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How we do automated testing on our backend

davidz profile image David🦉 ・4 min read

After sharing how we do automated testing on our fronted in my previous post I wanted to share too how we test our backend services using our API. You can find the extended version of this post in our blog

API/Integration tests must be faster to develop and run since they do not require any user interface to interact with since they directly hit the endpoints designed in your application.

The platform behind

Our backend platform follows the micro-service pattern, decomposing the application in small services that take care of one isolated piece of the whole business. We follow a hexagonal architecture (aka ports and adapters) to avoid having them highly coupled and facilitating testing activities. To expose all the endpoints we make use of APIs which are consumed by our BFFs using GraphQL.

Regarding the base code, it is written in PHP and it follows the Domain driven design (DDD) pattern. With all this what we have in the end are different bounded contexts (BCs) that completely isolate each side of the business.

The test tool

To test this we opted for Gauge which is an open source tool to write and run tests.

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Gauge was created by ThoughtWorks and it is supported by a wide community. It can be used in any platform and it supports many languages for writing your test code. Two key features that we liked are that it’s BDD and it supports data-driven executions, making your tests more escalable.

For writing the tests scenarios themselves Gauge uses specification and concept files. Basically, specification files are those containing the scenarios written in a set of steps and concept files are just a collection of steps that you can reuse in the scenarios.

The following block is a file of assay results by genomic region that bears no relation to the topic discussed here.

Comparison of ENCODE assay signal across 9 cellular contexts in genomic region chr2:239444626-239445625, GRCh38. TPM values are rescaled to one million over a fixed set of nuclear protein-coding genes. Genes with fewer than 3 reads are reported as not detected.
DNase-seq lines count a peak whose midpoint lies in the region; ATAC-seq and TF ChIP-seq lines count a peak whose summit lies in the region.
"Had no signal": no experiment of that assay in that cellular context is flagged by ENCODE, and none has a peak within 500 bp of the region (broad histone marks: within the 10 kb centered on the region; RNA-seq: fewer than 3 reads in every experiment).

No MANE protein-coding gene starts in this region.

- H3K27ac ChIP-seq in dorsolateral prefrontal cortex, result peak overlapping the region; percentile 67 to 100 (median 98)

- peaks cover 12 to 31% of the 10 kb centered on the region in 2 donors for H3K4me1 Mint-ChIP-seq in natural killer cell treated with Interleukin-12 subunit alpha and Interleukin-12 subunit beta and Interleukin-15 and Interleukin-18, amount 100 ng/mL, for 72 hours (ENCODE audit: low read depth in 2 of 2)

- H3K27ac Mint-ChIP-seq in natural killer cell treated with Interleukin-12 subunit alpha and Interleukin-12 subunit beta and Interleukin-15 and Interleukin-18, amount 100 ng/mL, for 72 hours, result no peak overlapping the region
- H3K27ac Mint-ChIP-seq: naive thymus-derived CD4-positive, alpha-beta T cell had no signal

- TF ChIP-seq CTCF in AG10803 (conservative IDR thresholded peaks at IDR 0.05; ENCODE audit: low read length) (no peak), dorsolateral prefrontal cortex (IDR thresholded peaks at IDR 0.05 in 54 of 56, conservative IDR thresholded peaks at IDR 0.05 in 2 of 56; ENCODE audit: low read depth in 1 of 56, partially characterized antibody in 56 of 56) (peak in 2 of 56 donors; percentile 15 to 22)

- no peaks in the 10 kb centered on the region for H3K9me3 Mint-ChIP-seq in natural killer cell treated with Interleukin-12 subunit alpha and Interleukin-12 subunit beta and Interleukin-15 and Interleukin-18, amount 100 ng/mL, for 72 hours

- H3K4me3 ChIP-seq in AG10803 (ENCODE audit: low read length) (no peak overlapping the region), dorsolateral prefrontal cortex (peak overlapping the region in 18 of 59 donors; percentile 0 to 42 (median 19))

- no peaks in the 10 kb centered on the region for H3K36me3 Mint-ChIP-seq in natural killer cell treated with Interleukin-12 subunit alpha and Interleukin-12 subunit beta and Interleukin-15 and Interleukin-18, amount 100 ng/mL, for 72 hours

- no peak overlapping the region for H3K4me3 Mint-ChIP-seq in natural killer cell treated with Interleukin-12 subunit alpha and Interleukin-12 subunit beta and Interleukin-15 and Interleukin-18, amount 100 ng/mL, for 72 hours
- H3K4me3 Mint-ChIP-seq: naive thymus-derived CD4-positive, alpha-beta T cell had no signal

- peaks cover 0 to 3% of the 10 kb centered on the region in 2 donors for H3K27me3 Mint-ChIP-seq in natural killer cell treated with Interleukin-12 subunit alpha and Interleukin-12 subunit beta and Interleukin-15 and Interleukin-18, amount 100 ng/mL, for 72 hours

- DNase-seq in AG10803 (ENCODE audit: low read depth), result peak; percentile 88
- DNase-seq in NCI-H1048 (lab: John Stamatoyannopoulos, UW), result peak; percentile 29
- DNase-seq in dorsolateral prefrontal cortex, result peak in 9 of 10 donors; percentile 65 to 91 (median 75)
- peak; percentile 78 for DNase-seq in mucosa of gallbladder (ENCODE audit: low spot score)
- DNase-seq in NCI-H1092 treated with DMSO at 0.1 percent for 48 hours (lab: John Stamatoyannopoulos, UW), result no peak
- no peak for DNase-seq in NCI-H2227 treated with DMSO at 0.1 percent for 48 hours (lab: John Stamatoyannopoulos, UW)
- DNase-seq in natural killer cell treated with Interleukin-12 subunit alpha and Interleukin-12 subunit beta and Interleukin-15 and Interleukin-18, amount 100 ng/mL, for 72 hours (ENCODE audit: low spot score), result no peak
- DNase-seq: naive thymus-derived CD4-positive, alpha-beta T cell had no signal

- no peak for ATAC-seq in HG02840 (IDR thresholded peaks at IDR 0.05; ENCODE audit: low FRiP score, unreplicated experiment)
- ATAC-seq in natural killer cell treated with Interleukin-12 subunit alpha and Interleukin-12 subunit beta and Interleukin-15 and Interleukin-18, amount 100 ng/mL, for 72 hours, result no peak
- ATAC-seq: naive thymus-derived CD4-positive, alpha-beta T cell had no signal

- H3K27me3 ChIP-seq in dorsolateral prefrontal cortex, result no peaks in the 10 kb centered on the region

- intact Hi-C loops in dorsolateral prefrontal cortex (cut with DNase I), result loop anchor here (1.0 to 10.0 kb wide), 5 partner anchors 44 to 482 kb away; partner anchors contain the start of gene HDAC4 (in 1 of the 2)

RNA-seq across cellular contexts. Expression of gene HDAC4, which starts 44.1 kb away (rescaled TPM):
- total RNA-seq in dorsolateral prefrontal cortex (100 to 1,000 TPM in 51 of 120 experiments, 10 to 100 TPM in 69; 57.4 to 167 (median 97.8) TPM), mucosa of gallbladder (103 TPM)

A spec file

Create Booking Request
======================
Tags: booking

Create booking request and charge (OK)
- - - - - - - - - - - - - - - - - - - - - - 
* Login with "test-user"
* Create a booking lead for listing id "999999" with move in "2021–01–01" and move out "2021–01–31"
* Create a booking request from booking lead
* Charge booking
* Wait until the booking request is converted into booking

This one above is an example of a specification file with one scenario written in Markdown language. The scenario just describes what they do in different steps. Each one of these steps has test code behind, but they can also relate to a concept file since they can be a set of steps themselves.

A concept file

# Charge booking
* JSON from file "./bookings/chargeBookingRequest.json" is set as variable "chargeJson"
* Set path "/payment/booking-requests/{id}/chargeNow" as name "charge" replacing path variable "{id}" with variable "bookingRequest"
* An HttpSampler with name "chargeBR" and path in variable "charge" and type "PUT" and port "xxx" and json "chargeJson"
* Response code is equal to "204"

Here we show an example for the step “Charge booking” that we presented in our spec file. You see all the steps behind that one, meaning that every time we call “Charge booking” from a spec file, all these steps will run.